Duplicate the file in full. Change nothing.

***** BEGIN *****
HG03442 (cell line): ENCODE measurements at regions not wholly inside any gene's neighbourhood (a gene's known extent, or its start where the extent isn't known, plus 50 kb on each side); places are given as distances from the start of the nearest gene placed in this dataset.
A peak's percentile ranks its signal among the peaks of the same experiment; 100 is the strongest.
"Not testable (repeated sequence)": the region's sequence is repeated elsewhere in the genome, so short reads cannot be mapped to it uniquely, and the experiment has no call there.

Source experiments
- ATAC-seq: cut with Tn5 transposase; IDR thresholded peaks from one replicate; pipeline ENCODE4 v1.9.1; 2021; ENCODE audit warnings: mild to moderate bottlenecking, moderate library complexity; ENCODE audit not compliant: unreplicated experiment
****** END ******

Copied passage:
HG03442 (cell line): ENCODE measurements at regions not wholly inside any gene's neighbourhood (a gene's known extent, or its start where the extent isn't known, plus 50 kb on each side); places are given as distances from the start of the nearest gene placed in this dataset.
A peak's percentile ranks its signal among the peaks of the same experiment; 100 is the strongest.
"Not testable (repeated sequence)": the region's sequence is repeated elsewhere in the genome, so short reads cannot be mapped to it uniquely, and the experiment has no call there.

Source experiments
- ATAC-seq: cut with Tn5 transposase; IDR thresholded peaks from one replicate; pipeline ENCODE4 v1.9.1; 2021; ENCODE audit warnings: mild to moderate bottlenecking, moderate library complexity; ENCODE audit not compliant: unreplicated experiment